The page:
How would you describe your personal growth at Macalester?
I walked into Macalester with a good sense of self, and that is something that has stayed true during my time here, but the different directions I’ve been pulled in academically, personally, spiritually and in all these other ways have been really formative. But at my core, understanding myself has been constant.
I came to Macalester after two gap years, which [was] a really great decision for me — a time to grow, learn and deal with disorientation outside of an academic setting, so when I got to campus, I really thought I had my stuff together and thought I knew certain kinds of things.
Part of my time at Macalester has been being able to admit all the times I’ve been wrong. I think an important hallmark of growing is how you move past mistakes and how you work within systems and communities despite hurt and transgressions.
I think my growth has manifested in a lot of different directions, but is perhaps best seen through both the direction I want to go in and the kinds of communities I’ve been involved with here at Mac. Even though we have a small school, carving out those small communities that are collaborative, mission -driven and very honest about failure has been a really big hallmark of my growth.
What kinds of challenges have you faced at Mac?
I think for all the good things that Macalester does, we still have a lot of work left to do. Two challenges that immediately spring to mind, but are by no mean the biggest I’ve faced in my time here — the transition back into Mac after study abroad, but also my experience of being a domestic student of color on this campus. In the first example, what that brought to mind is — this is a critique that has been raised again and again of Macalester — is that sometimes in our privileging, normative discussion of study away, and how it is so iconic or necessary for internationalism/global citizenship and our time at Mac — I think that excludes a lot of the stories of folks who don’t study abroad. When we iconify the study away experience to be this wonderful, wonderful thing, we erode the really careful decisions of those who are not able or choose not to study abroad for financial reasons, familial reasons, or are international students, whatever the case may be.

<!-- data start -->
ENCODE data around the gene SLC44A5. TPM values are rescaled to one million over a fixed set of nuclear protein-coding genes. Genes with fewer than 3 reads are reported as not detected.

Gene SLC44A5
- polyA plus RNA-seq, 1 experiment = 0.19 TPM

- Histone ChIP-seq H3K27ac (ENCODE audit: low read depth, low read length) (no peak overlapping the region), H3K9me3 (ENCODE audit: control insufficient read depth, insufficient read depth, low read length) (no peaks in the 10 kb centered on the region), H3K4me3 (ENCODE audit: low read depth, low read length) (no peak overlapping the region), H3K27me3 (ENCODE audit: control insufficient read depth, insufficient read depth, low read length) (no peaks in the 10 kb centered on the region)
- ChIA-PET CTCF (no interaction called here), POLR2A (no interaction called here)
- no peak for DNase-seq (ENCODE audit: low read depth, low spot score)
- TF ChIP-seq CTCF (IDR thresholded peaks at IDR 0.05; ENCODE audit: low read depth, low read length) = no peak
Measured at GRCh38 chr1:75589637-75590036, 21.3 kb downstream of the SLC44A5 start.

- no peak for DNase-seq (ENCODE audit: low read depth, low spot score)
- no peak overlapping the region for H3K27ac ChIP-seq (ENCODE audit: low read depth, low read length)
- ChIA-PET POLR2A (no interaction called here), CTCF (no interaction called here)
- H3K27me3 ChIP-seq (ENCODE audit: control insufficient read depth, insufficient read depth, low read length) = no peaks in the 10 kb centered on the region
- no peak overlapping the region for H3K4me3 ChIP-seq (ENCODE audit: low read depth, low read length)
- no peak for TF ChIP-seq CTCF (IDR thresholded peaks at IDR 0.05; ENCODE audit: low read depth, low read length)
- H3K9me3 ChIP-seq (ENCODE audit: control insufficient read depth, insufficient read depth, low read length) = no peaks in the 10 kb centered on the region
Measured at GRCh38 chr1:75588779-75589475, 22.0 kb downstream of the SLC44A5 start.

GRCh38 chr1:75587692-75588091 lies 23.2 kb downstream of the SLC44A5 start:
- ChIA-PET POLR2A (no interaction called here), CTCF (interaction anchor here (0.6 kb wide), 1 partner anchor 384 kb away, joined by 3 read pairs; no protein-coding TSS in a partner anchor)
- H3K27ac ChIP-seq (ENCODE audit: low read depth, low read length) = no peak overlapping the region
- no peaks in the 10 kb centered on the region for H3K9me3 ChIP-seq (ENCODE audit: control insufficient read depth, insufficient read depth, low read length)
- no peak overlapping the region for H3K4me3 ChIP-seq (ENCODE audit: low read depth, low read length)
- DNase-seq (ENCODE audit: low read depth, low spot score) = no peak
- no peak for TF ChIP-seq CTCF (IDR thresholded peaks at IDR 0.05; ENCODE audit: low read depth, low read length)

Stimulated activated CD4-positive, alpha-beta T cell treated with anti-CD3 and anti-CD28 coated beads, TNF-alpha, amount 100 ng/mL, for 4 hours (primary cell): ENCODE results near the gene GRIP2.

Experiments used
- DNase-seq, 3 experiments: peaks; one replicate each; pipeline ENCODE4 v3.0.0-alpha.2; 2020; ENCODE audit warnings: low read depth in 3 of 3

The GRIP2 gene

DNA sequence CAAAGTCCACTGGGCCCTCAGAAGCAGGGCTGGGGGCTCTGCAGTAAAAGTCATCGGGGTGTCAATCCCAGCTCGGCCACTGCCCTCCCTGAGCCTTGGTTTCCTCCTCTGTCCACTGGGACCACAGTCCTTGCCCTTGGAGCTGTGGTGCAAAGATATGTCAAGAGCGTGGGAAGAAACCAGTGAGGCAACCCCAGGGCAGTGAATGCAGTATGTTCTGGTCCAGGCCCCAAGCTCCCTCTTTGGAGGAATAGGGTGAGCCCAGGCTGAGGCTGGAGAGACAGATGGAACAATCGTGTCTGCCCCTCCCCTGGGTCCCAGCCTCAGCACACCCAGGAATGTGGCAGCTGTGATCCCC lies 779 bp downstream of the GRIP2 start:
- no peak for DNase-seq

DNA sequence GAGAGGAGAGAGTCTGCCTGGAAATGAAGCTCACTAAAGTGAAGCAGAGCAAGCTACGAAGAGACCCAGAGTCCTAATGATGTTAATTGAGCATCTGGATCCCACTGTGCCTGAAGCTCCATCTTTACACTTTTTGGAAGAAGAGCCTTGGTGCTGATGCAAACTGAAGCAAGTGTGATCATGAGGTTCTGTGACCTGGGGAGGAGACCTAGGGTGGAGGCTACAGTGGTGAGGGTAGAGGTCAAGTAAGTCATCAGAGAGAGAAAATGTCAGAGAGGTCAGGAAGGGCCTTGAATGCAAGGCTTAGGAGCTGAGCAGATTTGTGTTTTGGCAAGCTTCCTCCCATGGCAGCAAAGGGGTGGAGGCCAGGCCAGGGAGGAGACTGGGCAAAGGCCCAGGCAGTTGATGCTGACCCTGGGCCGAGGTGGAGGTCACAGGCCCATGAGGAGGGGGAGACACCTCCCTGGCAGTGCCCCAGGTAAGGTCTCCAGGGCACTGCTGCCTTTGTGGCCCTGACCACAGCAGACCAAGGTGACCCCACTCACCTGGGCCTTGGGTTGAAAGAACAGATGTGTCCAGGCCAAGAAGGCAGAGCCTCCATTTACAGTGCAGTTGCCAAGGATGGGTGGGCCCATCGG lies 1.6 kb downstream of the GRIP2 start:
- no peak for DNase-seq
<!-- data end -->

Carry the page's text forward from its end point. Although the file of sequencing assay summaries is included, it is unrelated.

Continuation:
At the same time, I think by propping up study away experience as being this iconic cornerstone of a Macalester education, we try to sweep under the rug those study away experiences that don’t go as planned. What happens when your program isn’t as well structured as you’d like?
What happens when your host family isn’t an inviting, welcoming or supportive space? What happens when you feel alone or when you can’t connect with the folks on your study abroad trip? All of these other kinds of stories about that experience, then, drop by the wayside.
Because my study away was a good one, but really marked by some disappointing and painful realizations and disappointments, reintegrating was a lot more challenging, because the expectation is it was a transformative, incredibly positive experience. There’s a way to spin it as being incredibly positive — that’s how you push through. You find things that were challenging, and you realize how they make you better or push for something more, make you passionate about doing something else.
Macalester is trying to make more of a commitment to this [the experience of domestic students of color]; of course, assuming that all DSC have the same experience is incredibly false. I largely went to school with fairly privileged students, and my experiences as a DSC were of isolation and essentially of ‘passing’, whereas that’s absolutely not what a lot of my peers have gone through. And so reconciling that for myself, reconciling what it means to wear those identities, because those are signifiers that others attach to me, that people use to presume certain things about my experiences, has been really important, but also challenging on this campus, because sometimes there’s that privileging of the international over the domestic. It’s hard to acknowledge that there are such gross inequalities inside our country, but also within communities of color themselves.